Superpowers are said to purify themselves about their involvement in a European Super League that poses serious "danger" to club football.
Chelsea, Arsenal, Liverpool, Manchester United and Manchester City have been accused of secret talks with other European clubs trying to form a lucrative escape.
The Premier League clubs have all tried to distance themselves from radically new proposals that would make European matches play at the weekend, almost become a closed shop and possibly have a devastating effect on national competitions.
But the President of the La Liga, Javier Tebas, one of the most powerful and frank men in European football, insists that the clubs still want to continue and it is now up to the competitions and UEFA to ensure that it is not happens.
Tebas said: "European professional football is in danger. This is not a joke as to what is going on. And fans, the residents of England and the United Kingdom, need to know what every club thinks about this.
"Because the history of English football and its clubs is in danger. And it's not just a policy of the owners, it's a change in the entire football model and we need to be much more transparent about it.
"My message to the big English clubs, if they do projects like this for money, they make a big mistake. Because it won't be more money for them. It might be more money for their big players. Instead of seven Ferrari & # 39; s they will have ten.
"They have to study very carefully what the effects of this are. It is not true that it is more money because the money in that European Super League is taken from the Premier League, the domestic competition and a much greater distance between fans will create than they to think.
"You have to study the consequences very well. It is no longer money and it causes a disconnect with fans. We work hard and little by little we raise awareness within football.
"And if ECA (European Club Association) and Uefa do not understand the damage it could cause to national competitions, then we will use the legal and political mechanisms available to us within the European Union and within our own countries to prevent such dangerous politically prevented change that Uefa and ECA have decided to consider. "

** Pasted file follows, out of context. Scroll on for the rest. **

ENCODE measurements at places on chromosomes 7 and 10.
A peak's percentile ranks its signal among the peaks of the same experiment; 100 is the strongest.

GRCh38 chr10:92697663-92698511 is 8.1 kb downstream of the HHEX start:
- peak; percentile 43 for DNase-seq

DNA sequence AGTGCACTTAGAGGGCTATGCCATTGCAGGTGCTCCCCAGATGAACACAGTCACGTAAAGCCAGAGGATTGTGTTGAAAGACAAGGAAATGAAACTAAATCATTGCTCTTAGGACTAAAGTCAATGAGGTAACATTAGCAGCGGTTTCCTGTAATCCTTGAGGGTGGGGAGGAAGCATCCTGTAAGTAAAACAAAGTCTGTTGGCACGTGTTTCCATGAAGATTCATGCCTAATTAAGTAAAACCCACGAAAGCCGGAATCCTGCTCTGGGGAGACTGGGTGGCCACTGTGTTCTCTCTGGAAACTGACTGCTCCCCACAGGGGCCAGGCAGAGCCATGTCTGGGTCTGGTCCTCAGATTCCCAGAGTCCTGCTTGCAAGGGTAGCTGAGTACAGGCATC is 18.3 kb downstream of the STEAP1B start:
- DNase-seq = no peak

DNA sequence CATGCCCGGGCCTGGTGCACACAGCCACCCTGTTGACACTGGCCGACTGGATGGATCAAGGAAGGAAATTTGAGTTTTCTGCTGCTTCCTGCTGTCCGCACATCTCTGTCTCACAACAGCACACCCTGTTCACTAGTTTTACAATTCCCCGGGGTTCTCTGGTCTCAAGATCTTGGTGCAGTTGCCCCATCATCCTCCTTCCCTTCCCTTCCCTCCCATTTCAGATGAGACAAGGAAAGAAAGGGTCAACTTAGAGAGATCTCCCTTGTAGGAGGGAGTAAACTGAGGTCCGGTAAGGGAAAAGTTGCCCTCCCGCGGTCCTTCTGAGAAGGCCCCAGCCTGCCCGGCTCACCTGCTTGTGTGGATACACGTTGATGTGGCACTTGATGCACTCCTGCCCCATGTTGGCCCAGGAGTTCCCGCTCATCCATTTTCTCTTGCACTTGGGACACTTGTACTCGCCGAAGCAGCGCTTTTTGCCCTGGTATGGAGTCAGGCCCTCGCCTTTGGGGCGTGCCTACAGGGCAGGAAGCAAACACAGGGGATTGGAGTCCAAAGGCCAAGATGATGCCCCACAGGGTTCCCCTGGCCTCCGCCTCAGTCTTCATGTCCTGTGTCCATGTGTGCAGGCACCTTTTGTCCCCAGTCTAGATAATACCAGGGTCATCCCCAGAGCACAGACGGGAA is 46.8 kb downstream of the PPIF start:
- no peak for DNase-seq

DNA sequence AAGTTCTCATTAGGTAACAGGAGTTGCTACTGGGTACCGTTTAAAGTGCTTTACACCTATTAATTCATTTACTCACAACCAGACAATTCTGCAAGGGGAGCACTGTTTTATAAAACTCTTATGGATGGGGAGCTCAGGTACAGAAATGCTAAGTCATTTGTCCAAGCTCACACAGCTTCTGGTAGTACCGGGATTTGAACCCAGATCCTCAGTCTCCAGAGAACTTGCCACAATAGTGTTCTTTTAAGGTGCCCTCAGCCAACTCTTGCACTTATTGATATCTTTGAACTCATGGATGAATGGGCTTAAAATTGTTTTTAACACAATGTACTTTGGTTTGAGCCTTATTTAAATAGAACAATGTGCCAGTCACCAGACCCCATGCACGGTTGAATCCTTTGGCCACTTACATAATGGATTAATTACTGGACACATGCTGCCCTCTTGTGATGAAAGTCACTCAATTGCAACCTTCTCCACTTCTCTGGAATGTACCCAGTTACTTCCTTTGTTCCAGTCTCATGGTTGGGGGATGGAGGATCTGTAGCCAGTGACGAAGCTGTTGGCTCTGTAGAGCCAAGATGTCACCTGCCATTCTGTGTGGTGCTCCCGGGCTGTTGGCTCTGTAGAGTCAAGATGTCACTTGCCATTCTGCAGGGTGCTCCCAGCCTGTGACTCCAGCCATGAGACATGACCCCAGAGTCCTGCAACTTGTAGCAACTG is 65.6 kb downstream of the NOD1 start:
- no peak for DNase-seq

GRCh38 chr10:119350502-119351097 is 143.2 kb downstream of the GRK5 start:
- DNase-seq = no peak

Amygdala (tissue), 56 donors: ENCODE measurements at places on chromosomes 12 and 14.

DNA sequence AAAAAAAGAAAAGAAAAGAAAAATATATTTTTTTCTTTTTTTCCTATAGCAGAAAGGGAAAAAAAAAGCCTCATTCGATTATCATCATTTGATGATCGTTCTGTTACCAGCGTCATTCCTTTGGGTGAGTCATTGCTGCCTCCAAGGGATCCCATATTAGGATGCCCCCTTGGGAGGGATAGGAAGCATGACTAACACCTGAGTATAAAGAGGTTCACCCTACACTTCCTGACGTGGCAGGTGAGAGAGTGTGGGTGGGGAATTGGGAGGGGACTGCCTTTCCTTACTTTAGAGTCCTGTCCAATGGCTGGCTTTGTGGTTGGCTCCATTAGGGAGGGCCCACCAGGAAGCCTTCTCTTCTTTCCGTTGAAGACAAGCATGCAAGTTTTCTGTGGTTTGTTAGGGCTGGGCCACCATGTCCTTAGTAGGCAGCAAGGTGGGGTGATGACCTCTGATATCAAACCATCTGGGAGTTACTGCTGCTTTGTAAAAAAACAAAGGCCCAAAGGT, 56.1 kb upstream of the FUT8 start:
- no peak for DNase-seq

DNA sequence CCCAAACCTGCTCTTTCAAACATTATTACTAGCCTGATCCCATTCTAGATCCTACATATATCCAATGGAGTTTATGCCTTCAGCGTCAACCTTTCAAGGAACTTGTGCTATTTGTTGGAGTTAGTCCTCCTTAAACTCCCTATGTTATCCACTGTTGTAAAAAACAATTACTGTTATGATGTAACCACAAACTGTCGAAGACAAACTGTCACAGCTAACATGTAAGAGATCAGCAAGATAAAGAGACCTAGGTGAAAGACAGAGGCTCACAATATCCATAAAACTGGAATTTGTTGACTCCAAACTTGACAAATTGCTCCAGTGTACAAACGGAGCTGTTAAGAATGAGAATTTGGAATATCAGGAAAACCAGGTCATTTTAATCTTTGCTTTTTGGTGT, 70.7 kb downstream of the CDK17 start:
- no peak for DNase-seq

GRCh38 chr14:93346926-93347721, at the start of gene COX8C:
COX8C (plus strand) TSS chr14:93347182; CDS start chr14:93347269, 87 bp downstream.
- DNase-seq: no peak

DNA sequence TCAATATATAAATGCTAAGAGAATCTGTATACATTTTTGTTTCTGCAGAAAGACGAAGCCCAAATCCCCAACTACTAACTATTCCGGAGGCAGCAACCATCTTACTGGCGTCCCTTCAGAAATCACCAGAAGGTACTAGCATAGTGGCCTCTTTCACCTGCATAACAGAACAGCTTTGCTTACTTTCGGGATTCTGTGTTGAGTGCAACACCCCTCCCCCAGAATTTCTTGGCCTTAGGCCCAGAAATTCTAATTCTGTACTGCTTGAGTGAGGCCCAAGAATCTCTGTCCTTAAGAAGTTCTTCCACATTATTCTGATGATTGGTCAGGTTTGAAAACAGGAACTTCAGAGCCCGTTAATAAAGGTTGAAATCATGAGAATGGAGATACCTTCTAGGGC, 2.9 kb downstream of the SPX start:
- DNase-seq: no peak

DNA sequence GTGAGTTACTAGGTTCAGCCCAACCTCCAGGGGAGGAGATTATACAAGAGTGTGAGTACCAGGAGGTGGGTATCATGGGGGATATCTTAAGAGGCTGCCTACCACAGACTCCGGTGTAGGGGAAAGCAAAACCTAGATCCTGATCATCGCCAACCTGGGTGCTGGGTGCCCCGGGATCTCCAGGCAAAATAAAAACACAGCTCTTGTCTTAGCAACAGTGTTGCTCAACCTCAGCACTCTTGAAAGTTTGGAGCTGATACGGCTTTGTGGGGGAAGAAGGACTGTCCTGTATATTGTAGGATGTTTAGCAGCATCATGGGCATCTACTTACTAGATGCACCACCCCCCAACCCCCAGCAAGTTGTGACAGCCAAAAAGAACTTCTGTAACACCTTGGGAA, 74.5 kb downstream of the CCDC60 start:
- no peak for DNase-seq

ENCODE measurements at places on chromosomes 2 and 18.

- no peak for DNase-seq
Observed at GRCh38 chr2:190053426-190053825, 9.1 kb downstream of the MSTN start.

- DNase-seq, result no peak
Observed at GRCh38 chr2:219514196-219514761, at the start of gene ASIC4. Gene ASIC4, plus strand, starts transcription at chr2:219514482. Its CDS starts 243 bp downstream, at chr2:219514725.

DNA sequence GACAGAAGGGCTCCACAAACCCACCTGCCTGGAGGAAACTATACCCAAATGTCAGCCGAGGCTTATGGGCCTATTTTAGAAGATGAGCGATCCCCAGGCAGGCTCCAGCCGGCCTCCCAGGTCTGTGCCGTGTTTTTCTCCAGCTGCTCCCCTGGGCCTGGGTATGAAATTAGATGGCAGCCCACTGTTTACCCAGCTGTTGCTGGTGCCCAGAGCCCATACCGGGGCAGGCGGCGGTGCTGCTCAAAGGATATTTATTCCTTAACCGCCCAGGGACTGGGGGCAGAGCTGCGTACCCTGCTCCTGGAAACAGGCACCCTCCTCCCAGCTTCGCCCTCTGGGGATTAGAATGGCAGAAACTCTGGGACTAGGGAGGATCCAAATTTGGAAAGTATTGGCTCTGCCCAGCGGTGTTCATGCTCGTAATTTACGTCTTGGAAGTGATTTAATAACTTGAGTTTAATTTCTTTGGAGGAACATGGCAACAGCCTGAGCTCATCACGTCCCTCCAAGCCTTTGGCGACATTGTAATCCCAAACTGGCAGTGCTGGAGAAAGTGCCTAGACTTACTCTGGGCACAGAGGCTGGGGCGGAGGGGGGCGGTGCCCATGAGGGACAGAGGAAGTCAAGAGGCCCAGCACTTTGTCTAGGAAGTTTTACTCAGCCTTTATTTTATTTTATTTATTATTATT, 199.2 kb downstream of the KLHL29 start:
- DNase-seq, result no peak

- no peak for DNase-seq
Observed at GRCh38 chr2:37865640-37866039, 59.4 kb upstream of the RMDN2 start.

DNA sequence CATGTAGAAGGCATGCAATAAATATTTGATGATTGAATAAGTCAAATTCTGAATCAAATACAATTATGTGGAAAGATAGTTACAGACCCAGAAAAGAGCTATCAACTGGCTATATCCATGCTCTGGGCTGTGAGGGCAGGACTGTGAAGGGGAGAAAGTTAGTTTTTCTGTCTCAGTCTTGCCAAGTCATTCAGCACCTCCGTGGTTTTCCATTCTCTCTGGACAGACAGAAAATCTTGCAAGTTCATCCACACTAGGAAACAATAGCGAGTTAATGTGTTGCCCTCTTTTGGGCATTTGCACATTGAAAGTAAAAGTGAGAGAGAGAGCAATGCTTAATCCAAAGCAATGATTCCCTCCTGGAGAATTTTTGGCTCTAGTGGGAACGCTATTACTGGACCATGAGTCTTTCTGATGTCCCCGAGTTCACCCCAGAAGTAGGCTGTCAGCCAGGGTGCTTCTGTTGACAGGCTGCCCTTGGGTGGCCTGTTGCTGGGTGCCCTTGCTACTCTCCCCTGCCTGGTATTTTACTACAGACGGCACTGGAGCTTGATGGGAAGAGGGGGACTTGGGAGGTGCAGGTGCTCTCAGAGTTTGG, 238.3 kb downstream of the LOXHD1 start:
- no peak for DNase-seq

Tebas also insists that the governing body of European football is "held hostage" to UEFA itself because leaders of the largest clubs dominate the composition of their committees. He also warned that the Champions League would become a "closed store" and that large clubs would no longer have to win domestic titles.
He added: "There is a body within UEFA, that is the UEFA Club Competitions Committee, which has a total of 17 or 18 people. It is a committee that decides what the form of competition will be.
"I think UEFA is being held hostage and ECA has a veto over many UEFA decisions and they have also created a company, 50-50 with UEFA, which takes economic advantage of UEFA. It economically exploits the broadcasting rights of champions, these arguments make it clear that UEFA is being held hostage by the ECA, the big clubs.
"Now, 15 days ago, Uefa presented the competition format and it is even more dangerous than reducing competitions to 18 teams or playing European competitions on Saturday.
"Because the system that we had in European football so far – and that's your qualification for Europe based on the final table of the national competition – would eventually be broken. It has a double effect.
"You would almost create a closed or semi-closed European competition. And if you make four groups of eight teams, it is almost a closed entry to the Champions League.
"That means big clubs playing in that competition, the national competition would be in the background for them.
"It would therefore be a national competition on the second level. Because if they are assured that they will compete in the European Super League every year, the domestic competition would have little interest in the clubs."